Fair to say that this hasn't exactly been the season we were hoping for out of Georgia Tech's basketball team, eh?
No, with one regular season game remaining, Georgia Tech isn't on the good side of the bubble to make the NCAA Tournament (where many fans were hoping this squad would be right now). It's not even on the bubble to begin with. Heck, this team isn't anywhere near the bubble.
No, the team that had a decent run through its non-conference play (going 9-3 with a couple of quality wins and only one bad loss) has since completely fallen off the map. They've gone 3-14 in ACC play and have made a name for themselves by consistently finding ways to lose close games. The team that scored 4 points and no field goals in its first 14 minutes at Clemson, stormed back all the way to tie the game at 60 (a 56-24 run over 26 minutes), and then took 4 minutes of OT to make another bucket and lost by 7, is the same team that earlier in the week led #17 Louisville at home by 13 with 9 minutes remaining on a night when the Cardinals were barely shooting 30% from the field for most of the game, but went on to score 10 points the rest of the game and lose by 1.
Many fans pointing fingers where they think parties are at fault. There's one thing I'd like to make clear though: the frustrations and disappointments of this season are not Georgia Tech's players. Those guys work hard and have played with heart all season long. It's been a highlight of the last couple of months to watch the players give it their all game-in and game-out. They do most or all of the little things right, such as defense and rebounding. As much as the fans may have quit on the team and season, the players haven't quit on themselves for a second.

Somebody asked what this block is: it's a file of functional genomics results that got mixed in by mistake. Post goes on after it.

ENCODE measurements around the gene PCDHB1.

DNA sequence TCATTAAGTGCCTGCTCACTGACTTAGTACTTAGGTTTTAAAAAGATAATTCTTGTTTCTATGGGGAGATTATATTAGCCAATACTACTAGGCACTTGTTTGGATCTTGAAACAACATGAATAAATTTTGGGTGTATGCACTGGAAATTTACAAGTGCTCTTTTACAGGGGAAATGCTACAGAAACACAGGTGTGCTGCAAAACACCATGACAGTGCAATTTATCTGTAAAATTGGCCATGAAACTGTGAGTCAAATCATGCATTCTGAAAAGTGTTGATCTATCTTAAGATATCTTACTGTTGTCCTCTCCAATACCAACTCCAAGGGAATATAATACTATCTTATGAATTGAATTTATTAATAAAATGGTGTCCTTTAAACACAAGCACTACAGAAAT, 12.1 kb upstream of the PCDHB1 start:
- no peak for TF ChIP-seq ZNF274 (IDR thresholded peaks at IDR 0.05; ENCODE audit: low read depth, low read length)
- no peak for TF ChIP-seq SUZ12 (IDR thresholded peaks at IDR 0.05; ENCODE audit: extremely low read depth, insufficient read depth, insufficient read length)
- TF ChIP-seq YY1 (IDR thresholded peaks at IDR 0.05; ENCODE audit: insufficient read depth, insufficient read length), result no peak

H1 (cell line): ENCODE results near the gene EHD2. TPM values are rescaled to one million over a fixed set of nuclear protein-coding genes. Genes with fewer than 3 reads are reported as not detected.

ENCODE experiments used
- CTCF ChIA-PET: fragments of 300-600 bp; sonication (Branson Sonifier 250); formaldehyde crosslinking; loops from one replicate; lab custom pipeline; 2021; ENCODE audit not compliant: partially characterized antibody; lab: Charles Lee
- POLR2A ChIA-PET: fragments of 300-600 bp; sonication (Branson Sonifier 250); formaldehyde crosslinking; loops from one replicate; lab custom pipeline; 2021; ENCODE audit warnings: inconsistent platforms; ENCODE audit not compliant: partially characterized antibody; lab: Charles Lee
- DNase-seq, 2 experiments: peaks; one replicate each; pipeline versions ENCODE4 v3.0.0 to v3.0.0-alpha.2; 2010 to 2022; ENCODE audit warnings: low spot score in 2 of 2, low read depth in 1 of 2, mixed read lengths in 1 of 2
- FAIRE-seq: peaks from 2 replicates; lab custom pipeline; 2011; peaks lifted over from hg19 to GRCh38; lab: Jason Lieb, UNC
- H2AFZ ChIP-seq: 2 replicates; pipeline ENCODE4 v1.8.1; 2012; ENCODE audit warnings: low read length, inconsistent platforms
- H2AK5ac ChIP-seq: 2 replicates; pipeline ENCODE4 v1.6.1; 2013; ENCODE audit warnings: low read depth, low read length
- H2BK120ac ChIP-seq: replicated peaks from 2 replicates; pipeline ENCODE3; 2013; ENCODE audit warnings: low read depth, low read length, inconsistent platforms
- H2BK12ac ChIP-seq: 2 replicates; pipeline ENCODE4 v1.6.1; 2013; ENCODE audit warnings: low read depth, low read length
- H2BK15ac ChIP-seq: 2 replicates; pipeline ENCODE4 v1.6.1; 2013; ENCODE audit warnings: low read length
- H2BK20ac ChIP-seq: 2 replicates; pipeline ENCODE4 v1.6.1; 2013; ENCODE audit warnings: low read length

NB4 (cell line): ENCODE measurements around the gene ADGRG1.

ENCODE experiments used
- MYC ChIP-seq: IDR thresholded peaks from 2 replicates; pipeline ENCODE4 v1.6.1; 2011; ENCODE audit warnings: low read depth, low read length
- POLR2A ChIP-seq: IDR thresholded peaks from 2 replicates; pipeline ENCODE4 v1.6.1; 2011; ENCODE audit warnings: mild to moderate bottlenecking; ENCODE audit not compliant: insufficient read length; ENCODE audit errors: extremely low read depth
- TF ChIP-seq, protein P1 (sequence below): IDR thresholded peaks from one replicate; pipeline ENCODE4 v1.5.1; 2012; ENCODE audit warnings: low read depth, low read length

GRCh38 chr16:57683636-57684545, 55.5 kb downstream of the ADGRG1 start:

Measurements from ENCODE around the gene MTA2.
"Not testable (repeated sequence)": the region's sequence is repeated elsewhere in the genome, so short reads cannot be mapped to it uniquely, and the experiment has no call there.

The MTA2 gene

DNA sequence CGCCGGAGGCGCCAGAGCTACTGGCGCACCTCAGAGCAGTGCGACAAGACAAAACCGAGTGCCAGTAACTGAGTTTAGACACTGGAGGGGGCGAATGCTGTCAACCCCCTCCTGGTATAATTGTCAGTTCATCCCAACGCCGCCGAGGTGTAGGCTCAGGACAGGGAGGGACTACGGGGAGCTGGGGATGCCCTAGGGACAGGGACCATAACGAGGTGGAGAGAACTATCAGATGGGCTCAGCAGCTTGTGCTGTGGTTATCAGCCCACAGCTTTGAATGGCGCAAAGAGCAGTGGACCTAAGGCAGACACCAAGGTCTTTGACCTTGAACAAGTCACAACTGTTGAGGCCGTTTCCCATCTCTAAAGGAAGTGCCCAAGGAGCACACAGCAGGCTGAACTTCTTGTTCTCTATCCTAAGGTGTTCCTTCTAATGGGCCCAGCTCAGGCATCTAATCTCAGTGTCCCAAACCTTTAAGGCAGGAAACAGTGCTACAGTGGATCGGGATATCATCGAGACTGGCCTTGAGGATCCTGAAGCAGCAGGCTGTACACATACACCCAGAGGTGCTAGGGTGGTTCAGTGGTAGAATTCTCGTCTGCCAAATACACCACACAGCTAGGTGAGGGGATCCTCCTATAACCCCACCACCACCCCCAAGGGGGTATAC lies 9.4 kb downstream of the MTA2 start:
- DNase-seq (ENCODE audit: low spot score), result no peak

No, if you want to point fingers, they should be directed at the coaching staff -- the head coach, in particular. That the team isn't consistently getting its doors blown off and is capable of playing such good teams so closely so consistently tells me that the players are good enough. That they've lost every close game they've played in (many when they had late leads, even sizable ones) tells me that the coaches are not good enough, and the buck stops with Brian Gregory on that particular issue. There has been a pattern of questionable clock management techniques, suspect personnel moves, and lack of offensive strategy that has directly translated to losses, taking a group of players capable of being competitive in ACC play and rendering them one of the bottom 3 teams in the conference. It's caused leads to be erased, losses to pile up, and empty seats to become the norm at McCamish Pavilion.
To this writer, what we've seen this season says that this team has players capable of being a .500 squad in ACC play. It does not, however, have the coaching capable of attaining that mark. A quick look at the standings shows teams like Pittsburgh and Miami at .500 in conference play -- and, coincidentally, also in the conversation for an NCAA Tournament bid. Instead of being in that conversation or anywhere near it, Georgia Tech's postseason potential rests on this upcoming weekend's ACC Basketball Tournament in Greensboro, NC. Any loss there will end the Yellow Jackets' season, and most likely the Brian Gregory era of Georgia Tech basketball (and rightfully so).
Some will attempt to defend Gregory (though that group shrinks with every loss), and outside of results there really isn't much to criticize him for. He's always been very engaged with the student body, he promotes Georgia Tech and speaks highly of its offerings (basketball and otherwise), and he's never created controversy or blatantly tried to draw attention to himself. He's always been courteous to the media (myself included) and has generally outperformed his predecessor off the court. He's a great guy and a good basketball coach, but the fans and players deserve better than what they've gotten on the court under him. Gregory will be successful elsewhere, but the time has come to move on at Georgia Tech.
It's all over but the crying.